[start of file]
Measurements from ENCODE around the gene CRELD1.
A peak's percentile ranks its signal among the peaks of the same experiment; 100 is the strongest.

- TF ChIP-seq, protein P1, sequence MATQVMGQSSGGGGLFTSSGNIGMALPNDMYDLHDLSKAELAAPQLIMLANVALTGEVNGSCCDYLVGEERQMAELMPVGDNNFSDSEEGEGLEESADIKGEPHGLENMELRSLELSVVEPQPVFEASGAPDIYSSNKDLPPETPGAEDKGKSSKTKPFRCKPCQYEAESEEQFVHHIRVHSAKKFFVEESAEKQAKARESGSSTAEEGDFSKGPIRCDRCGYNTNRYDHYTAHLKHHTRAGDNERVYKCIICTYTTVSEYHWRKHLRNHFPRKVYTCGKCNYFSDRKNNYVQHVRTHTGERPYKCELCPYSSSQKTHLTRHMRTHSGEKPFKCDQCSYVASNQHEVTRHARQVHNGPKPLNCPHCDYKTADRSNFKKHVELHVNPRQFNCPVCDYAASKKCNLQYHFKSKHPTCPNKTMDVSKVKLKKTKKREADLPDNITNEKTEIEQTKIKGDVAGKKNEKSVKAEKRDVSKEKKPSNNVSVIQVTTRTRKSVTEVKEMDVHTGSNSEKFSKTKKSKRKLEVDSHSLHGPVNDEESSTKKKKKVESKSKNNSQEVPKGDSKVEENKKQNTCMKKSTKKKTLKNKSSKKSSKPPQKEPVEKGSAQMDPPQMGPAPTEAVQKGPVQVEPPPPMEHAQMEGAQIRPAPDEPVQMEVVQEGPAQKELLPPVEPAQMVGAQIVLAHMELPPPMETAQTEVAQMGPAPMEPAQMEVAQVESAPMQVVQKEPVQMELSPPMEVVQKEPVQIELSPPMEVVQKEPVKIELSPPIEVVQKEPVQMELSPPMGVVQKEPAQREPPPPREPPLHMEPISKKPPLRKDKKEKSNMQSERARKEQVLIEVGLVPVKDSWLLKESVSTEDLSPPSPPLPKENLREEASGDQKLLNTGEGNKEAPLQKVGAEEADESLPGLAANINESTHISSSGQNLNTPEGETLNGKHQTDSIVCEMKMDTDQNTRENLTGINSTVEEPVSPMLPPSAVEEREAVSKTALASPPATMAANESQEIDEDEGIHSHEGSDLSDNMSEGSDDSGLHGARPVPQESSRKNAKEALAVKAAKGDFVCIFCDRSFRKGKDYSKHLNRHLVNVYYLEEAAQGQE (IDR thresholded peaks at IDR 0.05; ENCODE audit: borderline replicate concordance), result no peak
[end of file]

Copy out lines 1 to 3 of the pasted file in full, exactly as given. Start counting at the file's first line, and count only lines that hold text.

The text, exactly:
Measurements from ENCODE around the gene CRELD1.
A peak's percentile ranks its signal among the peaks of the same experiment; 100 is the strongest.

- TF ChIP-seq, protein P1, sequence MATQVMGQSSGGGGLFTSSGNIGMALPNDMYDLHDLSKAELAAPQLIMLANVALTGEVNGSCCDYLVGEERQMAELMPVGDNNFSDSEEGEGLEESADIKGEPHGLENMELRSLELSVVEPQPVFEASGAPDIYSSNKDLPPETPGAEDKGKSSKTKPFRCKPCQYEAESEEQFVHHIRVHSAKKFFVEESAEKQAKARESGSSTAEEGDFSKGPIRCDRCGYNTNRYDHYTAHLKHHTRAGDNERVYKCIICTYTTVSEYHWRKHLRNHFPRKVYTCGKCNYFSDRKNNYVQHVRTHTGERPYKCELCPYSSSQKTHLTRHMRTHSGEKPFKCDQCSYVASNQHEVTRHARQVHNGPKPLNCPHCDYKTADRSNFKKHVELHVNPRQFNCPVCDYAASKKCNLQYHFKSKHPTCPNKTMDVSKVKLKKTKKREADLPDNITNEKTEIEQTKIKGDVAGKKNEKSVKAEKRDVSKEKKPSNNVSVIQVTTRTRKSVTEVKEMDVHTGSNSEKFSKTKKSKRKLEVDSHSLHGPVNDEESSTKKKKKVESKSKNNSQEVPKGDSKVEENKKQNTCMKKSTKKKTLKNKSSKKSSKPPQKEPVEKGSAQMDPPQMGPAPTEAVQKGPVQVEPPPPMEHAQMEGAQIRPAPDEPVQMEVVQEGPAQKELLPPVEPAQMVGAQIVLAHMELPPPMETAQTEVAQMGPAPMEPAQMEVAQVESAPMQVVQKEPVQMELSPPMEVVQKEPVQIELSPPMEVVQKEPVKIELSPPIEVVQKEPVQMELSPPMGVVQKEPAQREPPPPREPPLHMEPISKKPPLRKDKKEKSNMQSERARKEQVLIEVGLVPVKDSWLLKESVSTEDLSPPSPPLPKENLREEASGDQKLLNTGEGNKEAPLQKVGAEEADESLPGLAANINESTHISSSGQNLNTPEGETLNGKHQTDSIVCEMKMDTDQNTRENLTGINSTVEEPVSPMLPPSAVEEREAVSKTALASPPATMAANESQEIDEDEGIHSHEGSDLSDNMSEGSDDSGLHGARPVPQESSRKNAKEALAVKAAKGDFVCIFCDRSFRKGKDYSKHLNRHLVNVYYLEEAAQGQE (IDR thresholded peaks at IDR 0.05; ENCODE audit: borderline replicate concordance), result no peak